On his first day in office in 2001, President George W. Bush reinstated the so-called Mexico City Policy — known to critics as the global gag rule. It prevents the US government from giving money to organizations that provide counseling and referral for abortion, lobby to make abortion legal or more available in their country, or perform abortions except in cases of a threat to the woman’s life, rape or incest (even if those activities are funded by somebody else).
On Development Drums this week, we heard about the impact of the global gag rule on women in Africa, in an interview with Dana Hovig from Marie Stopes International. (Full disclosure: my partner works for MSI.) My expert guests were sceptical that Barack Obama would give priority to reversing the global gag rule any time soon.
But this weekend, we have heard that Obama is preparing to reverse some key decisions that President Bush took using executive authority, including on stem cell research, oil and gas drilling and – according to the Washington Post, the New York Times and Bloomberg – the global gag rule:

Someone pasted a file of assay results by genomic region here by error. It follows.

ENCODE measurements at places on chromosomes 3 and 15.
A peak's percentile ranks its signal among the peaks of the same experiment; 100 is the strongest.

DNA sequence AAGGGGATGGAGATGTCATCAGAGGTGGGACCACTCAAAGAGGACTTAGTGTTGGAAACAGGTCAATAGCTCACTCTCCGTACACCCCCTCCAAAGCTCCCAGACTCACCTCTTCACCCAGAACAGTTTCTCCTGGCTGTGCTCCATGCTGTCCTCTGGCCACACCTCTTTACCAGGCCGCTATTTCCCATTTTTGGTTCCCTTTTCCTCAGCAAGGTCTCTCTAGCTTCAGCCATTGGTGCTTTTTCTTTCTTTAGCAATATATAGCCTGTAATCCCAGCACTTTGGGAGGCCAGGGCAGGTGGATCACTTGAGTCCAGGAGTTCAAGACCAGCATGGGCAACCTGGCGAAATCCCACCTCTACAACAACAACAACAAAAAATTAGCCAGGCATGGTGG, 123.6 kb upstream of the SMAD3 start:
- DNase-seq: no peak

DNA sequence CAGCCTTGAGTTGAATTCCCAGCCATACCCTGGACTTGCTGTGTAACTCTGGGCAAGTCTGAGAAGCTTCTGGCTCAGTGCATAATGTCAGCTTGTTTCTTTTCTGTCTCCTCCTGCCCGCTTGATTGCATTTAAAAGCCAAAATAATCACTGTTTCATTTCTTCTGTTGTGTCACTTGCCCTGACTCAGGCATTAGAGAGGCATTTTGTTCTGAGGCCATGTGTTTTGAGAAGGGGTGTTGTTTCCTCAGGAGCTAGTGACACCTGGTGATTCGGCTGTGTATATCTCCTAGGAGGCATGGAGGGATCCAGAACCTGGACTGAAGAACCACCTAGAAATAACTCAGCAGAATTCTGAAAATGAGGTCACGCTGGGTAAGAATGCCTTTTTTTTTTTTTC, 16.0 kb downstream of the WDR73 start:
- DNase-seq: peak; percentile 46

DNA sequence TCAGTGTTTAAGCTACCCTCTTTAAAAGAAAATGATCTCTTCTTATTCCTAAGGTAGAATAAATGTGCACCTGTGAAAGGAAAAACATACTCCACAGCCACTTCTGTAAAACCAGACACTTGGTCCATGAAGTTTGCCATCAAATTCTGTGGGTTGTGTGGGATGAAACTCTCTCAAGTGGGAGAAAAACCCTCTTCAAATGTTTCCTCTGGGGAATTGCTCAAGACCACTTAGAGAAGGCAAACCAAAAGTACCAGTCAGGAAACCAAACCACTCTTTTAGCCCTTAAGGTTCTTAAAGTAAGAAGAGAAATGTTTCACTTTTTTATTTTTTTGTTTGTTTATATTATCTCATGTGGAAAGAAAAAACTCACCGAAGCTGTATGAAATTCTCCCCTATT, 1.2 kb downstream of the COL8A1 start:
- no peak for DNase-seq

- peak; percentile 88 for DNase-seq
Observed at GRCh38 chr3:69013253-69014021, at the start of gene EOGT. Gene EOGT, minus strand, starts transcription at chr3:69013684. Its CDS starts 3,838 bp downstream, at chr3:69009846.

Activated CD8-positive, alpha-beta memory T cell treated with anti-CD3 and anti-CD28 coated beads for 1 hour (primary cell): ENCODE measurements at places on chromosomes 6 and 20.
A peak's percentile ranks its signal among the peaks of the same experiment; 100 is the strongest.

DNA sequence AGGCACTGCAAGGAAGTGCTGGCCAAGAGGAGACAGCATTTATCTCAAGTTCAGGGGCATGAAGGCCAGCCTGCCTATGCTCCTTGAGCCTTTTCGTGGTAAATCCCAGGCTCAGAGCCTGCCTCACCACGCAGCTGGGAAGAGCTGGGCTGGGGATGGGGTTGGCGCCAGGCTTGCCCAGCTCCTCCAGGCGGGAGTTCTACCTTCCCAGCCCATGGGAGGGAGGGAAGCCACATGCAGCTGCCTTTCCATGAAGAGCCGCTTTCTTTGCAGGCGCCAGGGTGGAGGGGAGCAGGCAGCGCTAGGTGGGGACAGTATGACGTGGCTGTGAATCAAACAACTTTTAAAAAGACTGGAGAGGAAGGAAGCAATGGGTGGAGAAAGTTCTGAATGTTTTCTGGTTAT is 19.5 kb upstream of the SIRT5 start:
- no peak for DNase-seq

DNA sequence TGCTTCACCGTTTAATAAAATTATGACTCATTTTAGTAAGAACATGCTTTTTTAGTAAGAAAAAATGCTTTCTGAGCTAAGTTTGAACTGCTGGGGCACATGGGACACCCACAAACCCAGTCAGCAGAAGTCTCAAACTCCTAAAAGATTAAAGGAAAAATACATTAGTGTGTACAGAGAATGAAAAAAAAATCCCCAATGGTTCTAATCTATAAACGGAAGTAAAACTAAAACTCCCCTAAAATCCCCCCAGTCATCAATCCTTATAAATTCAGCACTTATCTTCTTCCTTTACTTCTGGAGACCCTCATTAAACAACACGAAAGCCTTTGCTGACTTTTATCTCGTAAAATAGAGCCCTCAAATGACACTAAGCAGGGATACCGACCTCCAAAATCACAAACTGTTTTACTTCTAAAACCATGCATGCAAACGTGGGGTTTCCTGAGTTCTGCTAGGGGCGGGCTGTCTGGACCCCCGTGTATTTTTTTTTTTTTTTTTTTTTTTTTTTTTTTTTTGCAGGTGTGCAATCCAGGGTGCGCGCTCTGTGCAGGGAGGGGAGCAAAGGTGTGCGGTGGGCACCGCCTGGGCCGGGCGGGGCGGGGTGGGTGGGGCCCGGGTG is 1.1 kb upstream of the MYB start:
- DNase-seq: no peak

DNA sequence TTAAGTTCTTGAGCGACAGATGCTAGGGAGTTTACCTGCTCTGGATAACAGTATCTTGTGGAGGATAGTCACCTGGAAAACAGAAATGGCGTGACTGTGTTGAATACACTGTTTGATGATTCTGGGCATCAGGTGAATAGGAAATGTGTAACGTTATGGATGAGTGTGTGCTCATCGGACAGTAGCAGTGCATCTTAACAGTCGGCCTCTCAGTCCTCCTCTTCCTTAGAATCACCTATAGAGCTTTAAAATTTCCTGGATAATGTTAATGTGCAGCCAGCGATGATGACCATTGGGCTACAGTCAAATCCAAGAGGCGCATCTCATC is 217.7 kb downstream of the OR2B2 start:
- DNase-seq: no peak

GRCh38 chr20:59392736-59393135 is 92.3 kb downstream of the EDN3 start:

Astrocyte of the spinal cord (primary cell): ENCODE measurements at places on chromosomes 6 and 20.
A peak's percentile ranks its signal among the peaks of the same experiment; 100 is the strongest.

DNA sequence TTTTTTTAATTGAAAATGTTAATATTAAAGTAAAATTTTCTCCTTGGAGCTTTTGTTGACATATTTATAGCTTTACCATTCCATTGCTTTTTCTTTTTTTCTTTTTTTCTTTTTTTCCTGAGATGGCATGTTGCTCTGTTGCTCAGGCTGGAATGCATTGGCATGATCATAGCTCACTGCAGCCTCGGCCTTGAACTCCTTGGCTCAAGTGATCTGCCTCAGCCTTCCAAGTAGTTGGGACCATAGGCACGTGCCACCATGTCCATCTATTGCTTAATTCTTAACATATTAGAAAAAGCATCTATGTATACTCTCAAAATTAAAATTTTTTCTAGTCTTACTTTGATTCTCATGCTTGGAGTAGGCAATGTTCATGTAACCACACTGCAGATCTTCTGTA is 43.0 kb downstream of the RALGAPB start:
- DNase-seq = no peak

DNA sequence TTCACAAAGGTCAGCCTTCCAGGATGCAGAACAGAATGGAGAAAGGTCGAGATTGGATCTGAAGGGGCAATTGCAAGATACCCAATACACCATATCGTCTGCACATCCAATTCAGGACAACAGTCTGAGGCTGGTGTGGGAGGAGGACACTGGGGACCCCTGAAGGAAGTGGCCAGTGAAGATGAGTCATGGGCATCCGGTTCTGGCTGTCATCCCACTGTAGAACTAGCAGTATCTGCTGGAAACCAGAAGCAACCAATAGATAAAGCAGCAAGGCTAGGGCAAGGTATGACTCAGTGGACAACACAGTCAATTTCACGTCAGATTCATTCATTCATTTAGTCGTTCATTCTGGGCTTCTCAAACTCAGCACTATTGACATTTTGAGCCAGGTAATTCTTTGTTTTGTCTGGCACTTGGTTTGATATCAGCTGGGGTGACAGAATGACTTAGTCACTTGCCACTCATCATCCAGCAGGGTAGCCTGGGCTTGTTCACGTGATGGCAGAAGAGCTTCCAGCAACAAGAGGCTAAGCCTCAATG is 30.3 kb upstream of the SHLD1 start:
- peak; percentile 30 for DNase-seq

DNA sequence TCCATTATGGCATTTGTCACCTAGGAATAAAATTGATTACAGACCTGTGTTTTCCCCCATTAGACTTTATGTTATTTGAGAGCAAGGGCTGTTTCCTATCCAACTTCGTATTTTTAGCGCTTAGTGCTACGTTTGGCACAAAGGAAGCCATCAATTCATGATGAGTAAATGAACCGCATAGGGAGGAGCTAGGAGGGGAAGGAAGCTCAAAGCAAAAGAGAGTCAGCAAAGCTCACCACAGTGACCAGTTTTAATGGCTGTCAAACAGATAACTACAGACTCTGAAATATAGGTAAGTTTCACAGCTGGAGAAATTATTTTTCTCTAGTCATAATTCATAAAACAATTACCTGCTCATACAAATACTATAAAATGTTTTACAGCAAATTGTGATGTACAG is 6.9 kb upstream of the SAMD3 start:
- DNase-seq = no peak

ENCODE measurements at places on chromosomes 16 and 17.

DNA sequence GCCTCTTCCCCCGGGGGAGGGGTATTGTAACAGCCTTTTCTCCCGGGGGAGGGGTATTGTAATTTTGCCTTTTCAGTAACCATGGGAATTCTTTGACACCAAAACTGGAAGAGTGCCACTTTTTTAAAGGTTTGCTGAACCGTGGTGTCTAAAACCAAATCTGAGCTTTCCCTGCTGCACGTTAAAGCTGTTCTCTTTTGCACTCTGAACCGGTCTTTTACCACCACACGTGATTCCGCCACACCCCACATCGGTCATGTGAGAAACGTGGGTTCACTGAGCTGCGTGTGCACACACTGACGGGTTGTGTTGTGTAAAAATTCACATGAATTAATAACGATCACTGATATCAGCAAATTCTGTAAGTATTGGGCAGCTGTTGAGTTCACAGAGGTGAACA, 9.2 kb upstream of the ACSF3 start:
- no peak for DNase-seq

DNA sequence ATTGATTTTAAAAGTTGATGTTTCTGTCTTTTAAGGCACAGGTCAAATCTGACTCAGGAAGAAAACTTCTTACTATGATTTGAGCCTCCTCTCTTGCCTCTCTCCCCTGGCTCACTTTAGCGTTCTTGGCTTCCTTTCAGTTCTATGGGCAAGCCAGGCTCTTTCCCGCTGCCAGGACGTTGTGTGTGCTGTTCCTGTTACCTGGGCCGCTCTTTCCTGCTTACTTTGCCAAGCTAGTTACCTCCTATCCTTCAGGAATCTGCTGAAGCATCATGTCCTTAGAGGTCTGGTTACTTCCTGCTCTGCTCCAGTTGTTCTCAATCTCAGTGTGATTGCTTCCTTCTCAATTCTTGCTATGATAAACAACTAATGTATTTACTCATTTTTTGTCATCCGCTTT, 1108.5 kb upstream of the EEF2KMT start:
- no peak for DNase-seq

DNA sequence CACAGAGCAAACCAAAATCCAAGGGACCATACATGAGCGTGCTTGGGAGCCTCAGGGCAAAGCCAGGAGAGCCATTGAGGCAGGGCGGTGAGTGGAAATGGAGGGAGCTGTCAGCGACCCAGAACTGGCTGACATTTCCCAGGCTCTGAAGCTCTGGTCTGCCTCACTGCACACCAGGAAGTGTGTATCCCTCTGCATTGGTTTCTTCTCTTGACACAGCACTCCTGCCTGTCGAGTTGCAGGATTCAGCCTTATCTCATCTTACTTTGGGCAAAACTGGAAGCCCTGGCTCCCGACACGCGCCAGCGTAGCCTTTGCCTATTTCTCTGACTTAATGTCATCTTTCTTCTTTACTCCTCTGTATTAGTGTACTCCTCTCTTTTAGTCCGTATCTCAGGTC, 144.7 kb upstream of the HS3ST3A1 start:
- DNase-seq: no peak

President-elect Barack Obama will reverse U.S. family-planning and AIDS-prevention strategies that have long linked global funding to anti-abortion and abstinence education, a public-health adviser said. Obama “is committed to looking at all this and changing the policies so that family-planning services — both in the U.S. and the developing world — reflect what works, what helps prevent unintended pregnancy, reduce maternal and infant mortality, prevent the spread of disease,” Wood said.
These seems like a good time to raise the profile of this important issue, to make sure that reversing the global gag rule is on the list of decisions for President Obama to take in his first day in office. The Center for Reproductive Rights has written to Barack Obama calling for the repeal of the global gag rule. Now is the time to make as much noise as possible about this to generate political support for an early decision to reverse this policy.